The final part of this series will look at the ways in which a normal’s attitudes towards magic can change.
The Shallows and the Depths
Most apprentices (and more mages than should really be the case) view the categories of normal and sensitive as fixed and unchanging, like whether you’re born with blue or brown eyes. The reality is more complicated – like most distinctions in magic, the categories of normal and sensitive are continuous ones. There’s no clear point at which a normal stops being a normal and starts being a sensitive, just a gradual shift.
Imagine a swimming pool. The deep end is very deep, so much so that you’re very unlikely to ever reach the bottom, while the shallow end is only a few inches. Since the deep end has so much more volume, it contains a lot more water, although most of that water is hidden beneath the surface. By comparison, the shallow end contains very little. The shallow end of the pool is the sensitives, and the deeps are the normals.
Normals from the deep end are the ones who are completely unable to perceive magic. Sensitives from the shallow end are the ones who can sense magic just fine, and are going to perceive it regardless of whether anyone shows it to them or not. Then you have all the people in between, who aren’t one extreme or the other. The interesting question is: can you move around in the pool?
The short answer is “yes, but”. It can happen, but there are forces that work against it.
Open Your Eyes
The most common way in which normals move towards the more “magic-y” end of the pool is by gradual exposure. The more time a normal spends around magical effects, adepts and mages, and the accessories of magic, the more they tend to absorb the associated way of looking at the world. Even just hanging around with those who can perceive magic, such as sensitives, can have an effect. A normal who does this isn’t going to suddenly start casting spells, but they can slowly learn to perceive some of what sensitives do.
This, however, assumes that they want to perceive what sensitives do. The simple fact is that in the vast majority of cases, if a normal doesn’t want to become more sensitive, no-one’s going to make them. Learning to sense magic (and developing the ability once you have it) takes time and effort, generally for no very obvious reward. It doesn’t help that most normals tend to find sensitives and adepts weird at best and actively disturbing at worst.
Another thing to consider is numbers. Adepts are rare, and mages are rarer still. Statistically, most normals are not going to grow up sharing any kind of close relationship with anyone able to use magic, even if adepts and mages were equally distributed throughout the population and equally likely to hang out with normals as they are with each other (which they’re not). With no-one to act as a pointer towards the magical world, there’s little likelihood that a normal without a connection to it is going to get one. As they age they become more set in their ways, and correspondingly less likely to seek out something new.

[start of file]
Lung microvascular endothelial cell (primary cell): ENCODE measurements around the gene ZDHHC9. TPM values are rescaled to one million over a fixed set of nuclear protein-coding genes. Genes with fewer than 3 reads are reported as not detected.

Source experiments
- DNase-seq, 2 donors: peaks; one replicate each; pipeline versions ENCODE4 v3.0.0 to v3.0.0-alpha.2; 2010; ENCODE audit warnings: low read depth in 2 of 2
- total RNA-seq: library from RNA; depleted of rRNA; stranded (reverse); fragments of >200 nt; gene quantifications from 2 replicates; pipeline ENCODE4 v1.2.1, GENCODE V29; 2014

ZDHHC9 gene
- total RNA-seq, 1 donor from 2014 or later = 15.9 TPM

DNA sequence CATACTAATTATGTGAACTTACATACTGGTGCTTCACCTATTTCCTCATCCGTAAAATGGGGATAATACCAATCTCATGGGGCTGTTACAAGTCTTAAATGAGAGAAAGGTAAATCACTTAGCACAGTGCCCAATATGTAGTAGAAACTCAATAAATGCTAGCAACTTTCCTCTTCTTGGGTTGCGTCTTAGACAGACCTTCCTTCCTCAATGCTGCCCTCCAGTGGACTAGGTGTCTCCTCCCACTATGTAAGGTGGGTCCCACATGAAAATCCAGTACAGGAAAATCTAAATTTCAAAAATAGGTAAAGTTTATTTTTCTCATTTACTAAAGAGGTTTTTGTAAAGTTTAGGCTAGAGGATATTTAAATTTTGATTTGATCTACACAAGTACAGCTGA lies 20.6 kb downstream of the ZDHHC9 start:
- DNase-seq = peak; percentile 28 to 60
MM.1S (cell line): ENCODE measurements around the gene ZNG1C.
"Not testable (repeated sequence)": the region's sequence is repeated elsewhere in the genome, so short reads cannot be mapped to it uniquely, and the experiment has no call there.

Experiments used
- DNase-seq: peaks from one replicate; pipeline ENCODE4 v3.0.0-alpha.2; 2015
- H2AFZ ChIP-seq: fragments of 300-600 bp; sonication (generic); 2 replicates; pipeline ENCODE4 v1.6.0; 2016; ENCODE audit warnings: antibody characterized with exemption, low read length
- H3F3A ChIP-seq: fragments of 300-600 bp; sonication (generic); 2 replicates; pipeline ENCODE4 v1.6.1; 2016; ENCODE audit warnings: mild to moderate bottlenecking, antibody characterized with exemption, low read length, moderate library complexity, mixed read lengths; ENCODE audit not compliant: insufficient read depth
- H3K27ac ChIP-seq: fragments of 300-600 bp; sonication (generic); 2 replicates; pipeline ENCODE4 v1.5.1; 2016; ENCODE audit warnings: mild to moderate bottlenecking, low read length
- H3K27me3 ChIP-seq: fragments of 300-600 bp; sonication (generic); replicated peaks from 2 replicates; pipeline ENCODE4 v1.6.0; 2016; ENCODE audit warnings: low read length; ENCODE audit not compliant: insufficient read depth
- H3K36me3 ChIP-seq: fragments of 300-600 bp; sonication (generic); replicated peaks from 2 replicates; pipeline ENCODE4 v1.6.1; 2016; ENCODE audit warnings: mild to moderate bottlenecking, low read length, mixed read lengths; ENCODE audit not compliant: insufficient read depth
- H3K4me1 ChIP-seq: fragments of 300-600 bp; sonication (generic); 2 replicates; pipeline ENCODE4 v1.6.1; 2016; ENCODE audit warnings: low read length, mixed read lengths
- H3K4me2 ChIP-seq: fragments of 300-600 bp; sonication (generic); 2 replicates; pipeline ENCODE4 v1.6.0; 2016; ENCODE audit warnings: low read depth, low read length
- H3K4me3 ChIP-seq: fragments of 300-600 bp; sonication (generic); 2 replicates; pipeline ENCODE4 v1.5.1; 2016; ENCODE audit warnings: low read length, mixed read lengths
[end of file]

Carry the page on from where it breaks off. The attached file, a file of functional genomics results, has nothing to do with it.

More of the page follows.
Every now and again a mage or adept will (for one reason or another) want to explain the magical facts of life to a normal. As mentioned above, the best way to do this is gradually and incrementally, over months or years. In practice, relatively few mages are likely to have a sufficient supply of time and motivation to do this. For those in a hurry or less inclined to diplomacy, there’s always the direct approach.
The direct approach has the merit of being fast. If applied with sufficient vigour, it’s also quite effective at getting a normal’s attention. The downside is that introducing said normal to the magical world in this manner tends to have negative psychological consequences. Most normals will react to visible spellcasting with disbelief – breaking through that disbelief usually requires extreme measures, enough to push said normal all the way through “disbelief” and out the other side into “unrestrained panic”. When the panic wears off, the normal is as likely to pass the whole thing off as a hallucination or mental breakdown as anything else.
If the mage persists, it’s possible that they’ll forcibly relocate the normal into a “shallower” category. However, it’s just as likely that the normal will respond with fear, hostility, or both. Such reactions may be entirely justified – even aside from the obvious reasons to be scared of magic-users, a normal who does make the radical mental shift to come to believe in magic is likely to have trouble readjusting to their ordinary life afterwards. In many cases they really are better off not knowing.